There is another aspect to this which is a bit more disturbing, particularly when we examine our own motives in life. It is a lot easier to hang out with people who are not quite as bright as you are, or of a lower social caste or lower income, as it makes you feel more confident and superior. It is not a healthy thing.
I recounted before about a guy in my high school who killed a young girl in a DUI accident, the day before her wedding. As she bled out on the pavement, he ran away. We were all pretty appalled and disgusted by his behavior. But rather than move across country and start a new life, he hung around my home town, befriending teenagers in the local high school (easy to do when you are buying them beer and selling them pot). The local teens thought the was "cool" as he had his own apartment and a car and of course, was older. And in every small town (and big city) there are guys like this (and gals, too) who make themselves feel big by hanging out with the small. It ain't healthy.
I recounted also before that when I was 25 years old, I had an epiphany and gave up drugs and alcohol and went back to school full-time. I was hanging out with friends who were going nowhere fast - just getting shitfaced every day and doing drugs all night long. Some came from money and didn't have to work. Others came from the upper middle-class and were working their way down like they were on a slide at the water park. I had to break it off with them when one friend got into cocaine and underage girls, while a couple of others were encouraging me to try this "cool new drug!" called "rock" cocaine (before it was known as crack). I was fortunate to move on - and move away - from that.
But the more I thought about it, I realized that the reason I hung out with those guys (and gals) in addition to the mutual drug use, was that I guess I felt more comfortable being around people who were basically losers in life. When I compared my life to theirs, well, I looked pretty good, even if I was also circling the drain.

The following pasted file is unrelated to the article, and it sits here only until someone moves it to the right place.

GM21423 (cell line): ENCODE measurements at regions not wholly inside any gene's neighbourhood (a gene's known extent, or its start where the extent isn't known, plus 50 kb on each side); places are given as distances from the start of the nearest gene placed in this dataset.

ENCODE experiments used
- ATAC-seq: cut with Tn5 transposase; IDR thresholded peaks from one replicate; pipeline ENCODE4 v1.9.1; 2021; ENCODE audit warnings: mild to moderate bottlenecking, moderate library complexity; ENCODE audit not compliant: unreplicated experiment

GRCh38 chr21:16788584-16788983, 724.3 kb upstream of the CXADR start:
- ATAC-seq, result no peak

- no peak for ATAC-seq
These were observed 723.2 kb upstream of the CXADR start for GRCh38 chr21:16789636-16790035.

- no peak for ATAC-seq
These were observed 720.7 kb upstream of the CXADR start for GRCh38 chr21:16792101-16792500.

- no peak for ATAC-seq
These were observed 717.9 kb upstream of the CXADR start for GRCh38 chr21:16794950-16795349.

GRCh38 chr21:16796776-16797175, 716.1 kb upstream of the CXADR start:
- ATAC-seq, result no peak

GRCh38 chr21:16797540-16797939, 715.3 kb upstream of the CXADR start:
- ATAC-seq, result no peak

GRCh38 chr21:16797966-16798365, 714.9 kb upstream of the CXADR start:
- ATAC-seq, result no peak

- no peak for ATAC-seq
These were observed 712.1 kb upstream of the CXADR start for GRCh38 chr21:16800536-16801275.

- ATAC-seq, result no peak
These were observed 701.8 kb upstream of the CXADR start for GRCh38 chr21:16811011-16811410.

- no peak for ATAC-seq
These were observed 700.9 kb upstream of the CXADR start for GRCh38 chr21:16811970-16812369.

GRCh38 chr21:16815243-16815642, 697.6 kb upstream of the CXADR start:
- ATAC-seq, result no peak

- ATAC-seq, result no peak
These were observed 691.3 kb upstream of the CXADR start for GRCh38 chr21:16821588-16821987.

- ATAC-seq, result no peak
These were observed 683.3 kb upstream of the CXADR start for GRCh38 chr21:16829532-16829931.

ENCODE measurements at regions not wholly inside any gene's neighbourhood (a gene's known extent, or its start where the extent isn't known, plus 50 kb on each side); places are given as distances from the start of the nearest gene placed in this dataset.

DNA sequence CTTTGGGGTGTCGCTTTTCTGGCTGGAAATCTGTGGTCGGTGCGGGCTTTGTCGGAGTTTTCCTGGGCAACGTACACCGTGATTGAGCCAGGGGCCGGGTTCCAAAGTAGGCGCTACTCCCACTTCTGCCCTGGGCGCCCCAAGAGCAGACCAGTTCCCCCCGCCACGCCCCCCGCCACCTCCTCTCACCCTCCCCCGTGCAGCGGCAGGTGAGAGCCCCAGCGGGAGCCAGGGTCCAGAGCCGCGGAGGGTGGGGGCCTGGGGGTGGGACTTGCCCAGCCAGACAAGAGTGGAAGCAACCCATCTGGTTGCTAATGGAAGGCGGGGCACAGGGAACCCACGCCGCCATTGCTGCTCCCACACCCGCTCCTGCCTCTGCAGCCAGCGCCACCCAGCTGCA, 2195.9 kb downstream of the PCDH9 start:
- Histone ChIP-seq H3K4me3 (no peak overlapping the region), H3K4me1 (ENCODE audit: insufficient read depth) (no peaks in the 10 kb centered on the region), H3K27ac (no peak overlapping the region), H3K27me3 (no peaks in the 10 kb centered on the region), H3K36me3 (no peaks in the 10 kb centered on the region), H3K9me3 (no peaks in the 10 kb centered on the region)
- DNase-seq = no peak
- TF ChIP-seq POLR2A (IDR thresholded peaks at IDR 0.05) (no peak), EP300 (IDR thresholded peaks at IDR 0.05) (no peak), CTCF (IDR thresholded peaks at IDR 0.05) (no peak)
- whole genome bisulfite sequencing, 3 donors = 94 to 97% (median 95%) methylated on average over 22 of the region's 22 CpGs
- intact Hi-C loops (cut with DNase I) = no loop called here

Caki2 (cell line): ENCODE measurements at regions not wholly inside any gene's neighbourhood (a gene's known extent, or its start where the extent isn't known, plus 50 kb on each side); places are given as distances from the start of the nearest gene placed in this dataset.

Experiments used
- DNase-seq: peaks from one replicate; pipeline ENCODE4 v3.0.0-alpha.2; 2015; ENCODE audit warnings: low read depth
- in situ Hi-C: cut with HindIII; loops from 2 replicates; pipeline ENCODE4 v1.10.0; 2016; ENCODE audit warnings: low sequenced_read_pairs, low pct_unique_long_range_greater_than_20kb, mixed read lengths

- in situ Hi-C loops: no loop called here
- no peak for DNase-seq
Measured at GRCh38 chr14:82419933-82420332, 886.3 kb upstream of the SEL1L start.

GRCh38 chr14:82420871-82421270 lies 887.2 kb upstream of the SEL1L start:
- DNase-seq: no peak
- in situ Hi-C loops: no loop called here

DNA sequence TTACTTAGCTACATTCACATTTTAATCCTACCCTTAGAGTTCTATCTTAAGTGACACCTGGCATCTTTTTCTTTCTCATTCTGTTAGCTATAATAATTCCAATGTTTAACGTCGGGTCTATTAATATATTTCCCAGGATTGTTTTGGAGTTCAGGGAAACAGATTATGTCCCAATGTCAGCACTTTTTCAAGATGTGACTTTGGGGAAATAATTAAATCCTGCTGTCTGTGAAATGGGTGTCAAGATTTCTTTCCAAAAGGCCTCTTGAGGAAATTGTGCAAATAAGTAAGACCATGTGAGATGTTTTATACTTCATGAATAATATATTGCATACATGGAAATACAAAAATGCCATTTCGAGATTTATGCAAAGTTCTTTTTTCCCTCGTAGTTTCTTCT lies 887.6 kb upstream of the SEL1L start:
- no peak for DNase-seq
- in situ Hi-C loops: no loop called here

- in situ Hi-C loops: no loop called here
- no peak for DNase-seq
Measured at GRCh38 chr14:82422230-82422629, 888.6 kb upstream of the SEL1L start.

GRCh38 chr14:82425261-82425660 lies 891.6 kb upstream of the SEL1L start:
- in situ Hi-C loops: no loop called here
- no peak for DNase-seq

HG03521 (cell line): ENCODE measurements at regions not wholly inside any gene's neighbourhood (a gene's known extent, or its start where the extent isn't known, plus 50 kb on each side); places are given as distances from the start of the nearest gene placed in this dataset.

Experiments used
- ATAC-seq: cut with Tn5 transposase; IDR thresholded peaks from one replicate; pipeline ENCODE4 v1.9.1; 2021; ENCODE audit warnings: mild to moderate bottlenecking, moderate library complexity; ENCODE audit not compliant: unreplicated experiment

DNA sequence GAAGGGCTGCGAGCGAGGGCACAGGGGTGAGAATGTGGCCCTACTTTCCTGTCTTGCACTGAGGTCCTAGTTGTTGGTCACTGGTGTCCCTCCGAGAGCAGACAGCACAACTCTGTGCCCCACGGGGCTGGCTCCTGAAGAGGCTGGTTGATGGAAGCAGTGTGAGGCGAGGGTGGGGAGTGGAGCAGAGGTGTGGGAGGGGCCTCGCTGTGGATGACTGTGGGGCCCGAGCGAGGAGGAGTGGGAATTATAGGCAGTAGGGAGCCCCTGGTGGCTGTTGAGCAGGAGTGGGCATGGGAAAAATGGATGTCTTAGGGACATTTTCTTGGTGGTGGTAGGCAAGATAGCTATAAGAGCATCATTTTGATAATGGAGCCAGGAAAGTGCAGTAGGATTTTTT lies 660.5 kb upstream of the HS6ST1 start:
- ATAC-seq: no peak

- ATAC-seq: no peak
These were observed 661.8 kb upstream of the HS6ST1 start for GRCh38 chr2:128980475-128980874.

David Sedaris mentioned this effect in one of his short stories which might actually be based on real events. He recalls visiting his drug dealer in a dilapidated mobile home, and sitting on a bong-water stained couch while the dealer's girlfriend asked him to "pass me the [n-word]" referring to the remote control for the TV because "it was black and it did what you told it to". He sort of had an epiphany that drug use was taking him to some strange places - far from the safe middle-class suburban enclaves of Raleigh, North Carolina.
Of course, this is not to say you should seek out MENSA members as friends. The comment my mother made about "choosing friends" is sort of shallow in that not only do you choose friends, they choose you. So you can't select a friend if they don't want to be friends with you. In fact, trying to do so can be disastrous - ask any young women who tried to get in with "the mean girls" in school. They will keep you around just for amusement, and abuse you.
No, you have to find common interests and a common level of understanding. It is hard to befriend someone whose moral, political, and spiritual views are so radically different than your own - unless you have something else in common. And even then, you just sort of agree-to-disagree about those other issues - something that seems to be lost on people these days.